The day after Nae Ionescu's death, Noica wrote a letter to his friend, Emil Cioran, who was in France. Here is an excerpt thereof: "I'm going tomorrow to his funeral with the feeling that a curse had been placed on us and that no other thing could have impoverished the Romanian being more than that [...]. It's for the first time that I experience your feeling of the exile, and of the Romanian orphanhood and non-being [...]. And now, only now do I sense that you were right to speak about the possibility of surviving through memories alone [...] I feel today that something is coming to an end, an adventure beyond which everything is possible, except repetition. I'm giving you a hug into the memory of Nae, I'm giving you a hug because you too are hurting even though you're not aware of it."
In Noica's letter one can detect a first use, even unprecedented we might say, of that "into" (întru) that the philosopher was to subsequently deem to be his "ontological operator." Placed on a pedestal, the "întru" operator was to be included as a key piece in his treaty of ontology The Becoming into Being(Devenirea întru Ființă) published in 1981.
We shall however notice how Noica's "ontological operator", first mentioned in his letter of March 16, 1940 beside Nae Ionescu's name, showed up, again related to the master's name, in an article written by Emil Cioran in 1937.
From Constantin Noica's letter one can also remark "the impoverished Romanian being" felt by the disciple upon his master's death, as if this side of his self would have actually lived "into" Nae Ionescu. It is most likely, same as all the other young graduates of the Faculty of Letters and Philosophy who loved and worshipped the professor, that Noica would have endorsed with all his heart the lines that started Emil Cioran's article on Nae Ionescu: "I began deciphering the emotion I feel in Nae Ionescu' presence when I realized that there are in some people personal radiations to which you may wish to fall prey, ceasing to be your own self, dying in someone else's life. The infinite personal charisma makes you abandon all vanity and try to fulfill yourself in somebody else. [...] I can't keep count of the times Nae Ionescu seemed to me the only person for whom one can give up everything! The temptation, that is, of living his life. And I wouldn't be truthful if I failed to say that there are so many youngsters living within him. [...] Next to this tendency of losing yourself in him [...], I've never met a person who forced you to be yourself more than he did" (see E. Cioran, "Nae Ionescu and the Drama of Lucidity", published in "Vremea" magazine, 1937).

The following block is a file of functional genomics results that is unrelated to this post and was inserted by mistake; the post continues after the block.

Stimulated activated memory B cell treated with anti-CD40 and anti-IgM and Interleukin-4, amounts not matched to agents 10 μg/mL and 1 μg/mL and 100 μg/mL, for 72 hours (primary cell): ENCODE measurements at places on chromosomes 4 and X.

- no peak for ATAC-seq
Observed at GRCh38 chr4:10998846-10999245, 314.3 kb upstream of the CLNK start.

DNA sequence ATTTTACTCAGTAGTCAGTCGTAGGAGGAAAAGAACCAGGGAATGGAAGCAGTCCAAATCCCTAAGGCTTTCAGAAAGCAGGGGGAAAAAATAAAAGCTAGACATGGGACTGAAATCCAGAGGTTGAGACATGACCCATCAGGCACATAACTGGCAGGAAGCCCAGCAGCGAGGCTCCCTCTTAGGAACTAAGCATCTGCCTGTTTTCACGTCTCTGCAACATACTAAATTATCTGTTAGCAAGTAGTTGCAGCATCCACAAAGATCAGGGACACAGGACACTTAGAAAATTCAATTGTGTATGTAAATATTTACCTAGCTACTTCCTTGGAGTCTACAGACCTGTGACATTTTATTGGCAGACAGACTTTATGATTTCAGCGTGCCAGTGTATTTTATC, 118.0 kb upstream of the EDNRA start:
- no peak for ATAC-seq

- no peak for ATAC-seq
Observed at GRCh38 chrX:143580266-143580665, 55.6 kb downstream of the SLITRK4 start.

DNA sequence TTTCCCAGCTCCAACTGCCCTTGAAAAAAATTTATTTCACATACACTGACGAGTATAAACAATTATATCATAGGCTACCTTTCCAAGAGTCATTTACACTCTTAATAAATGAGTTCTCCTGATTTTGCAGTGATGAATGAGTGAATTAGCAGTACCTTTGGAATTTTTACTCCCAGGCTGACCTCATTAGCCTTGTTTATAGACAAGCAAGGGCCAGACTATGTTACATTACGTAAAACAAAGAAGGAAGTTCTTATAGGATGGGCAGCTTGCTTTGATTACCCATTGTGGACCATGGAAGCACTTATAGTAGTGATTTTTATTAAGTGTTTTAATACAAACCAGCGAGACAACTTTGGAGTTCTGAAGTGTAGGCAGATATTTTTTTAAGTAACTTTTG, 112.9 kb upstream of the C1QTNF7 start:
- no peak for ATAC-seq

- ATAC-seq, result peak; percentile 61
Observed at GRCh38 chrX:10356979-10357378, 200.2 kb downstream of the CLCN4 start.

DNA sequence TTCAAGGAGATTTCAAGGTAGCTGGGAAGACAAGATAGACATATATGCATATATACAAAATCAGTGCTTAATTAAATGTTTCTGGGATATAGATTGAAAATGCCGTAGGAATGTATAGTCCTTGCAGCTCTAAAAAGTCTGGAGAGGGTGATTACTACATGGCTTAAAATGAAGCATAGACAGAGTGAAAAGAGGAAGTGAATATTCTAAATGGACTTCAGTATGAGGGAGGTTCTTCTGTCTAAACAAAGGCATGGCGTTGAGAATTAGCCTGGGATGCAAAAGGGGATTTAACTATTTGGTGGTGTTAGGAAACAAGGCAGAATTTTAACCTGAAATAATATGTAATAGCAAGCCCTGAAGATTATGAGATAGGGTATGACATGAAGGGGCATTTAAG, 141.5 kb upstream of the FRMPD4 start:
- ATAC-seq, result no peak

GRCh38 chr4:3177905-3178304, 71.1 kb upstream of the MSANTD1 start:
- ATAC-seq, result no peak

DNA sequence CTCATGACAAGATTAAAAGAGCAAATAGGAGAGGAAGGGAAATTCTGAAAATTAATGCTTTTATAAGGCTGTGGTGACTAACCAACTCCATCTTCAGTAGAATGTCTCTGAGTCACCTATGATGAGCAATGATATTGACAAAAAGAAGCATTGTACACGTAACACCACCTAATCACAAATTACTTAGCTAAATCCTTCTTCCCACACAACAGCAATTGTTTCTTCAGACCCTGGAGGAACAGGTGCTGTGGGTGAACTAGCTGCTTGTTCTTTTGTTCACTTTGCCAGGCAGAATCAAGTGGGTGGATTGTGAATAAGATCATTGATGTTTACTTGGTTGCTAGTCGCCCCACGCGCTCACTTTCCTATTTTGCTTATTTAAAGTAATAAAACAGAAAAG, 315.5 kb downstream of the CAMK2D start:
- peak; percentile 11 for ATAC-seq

Recalling (during the interview granted to Gabriel Liiceanu) how Nae Ionescu used to chase Noica away from his seminars, Emil Cioran thought that it was a personal thing. Mircea Vulcănescu, understanding Nae Ionescu better, speaks (in his book Nae Ionescu as I knew him) about a "negative pedagogy". The Professor would use it to put his students to trial. The ones willing to get close to him were often rejected. The philosopher would not allow to his seminars those students that he thought had not shown enough passion for philosophy. M. Vulcănescu highlights the positive side of this attitude, which proved beneficial in the long run, "because Nae Ionescu formed many young people who practice philosophy today: Vasile Băncilă, Constantin Floru, Constantin Noica, Paul Sterian, Emil Cioran, Traian Herseni, Dumitru Cristian Amzăr, Mihail Sebastian, Costin Deleanu, George Racoveanu, Mircea Nicolescu" (see M. Vulcănescu, Nae Ionescu as I Knew Him, 1992, p. 29).
In 1943, after having carefully read Nae Ionescu's philosophic oeuvre, that he was preparing to publish (together with Mircea Vulcănescu and Constantin Floru), Noica wrote in an article published in the "Convorbiri literare" magazine about the abundance of ideas generously shared by Nae Ionescu in one of his lectures on the history of logic.
The title he gave to this article, "Nae Ionescu and the School Spirit", meant to suggest not so much the need to "rediscover Nae Ionescu", or the fact that "he knew how to think" and that "one had many a thing to learn from such a man", as the fact that Nae Ionescu had disciples gathered "in a philosophical Association that is to be named after him."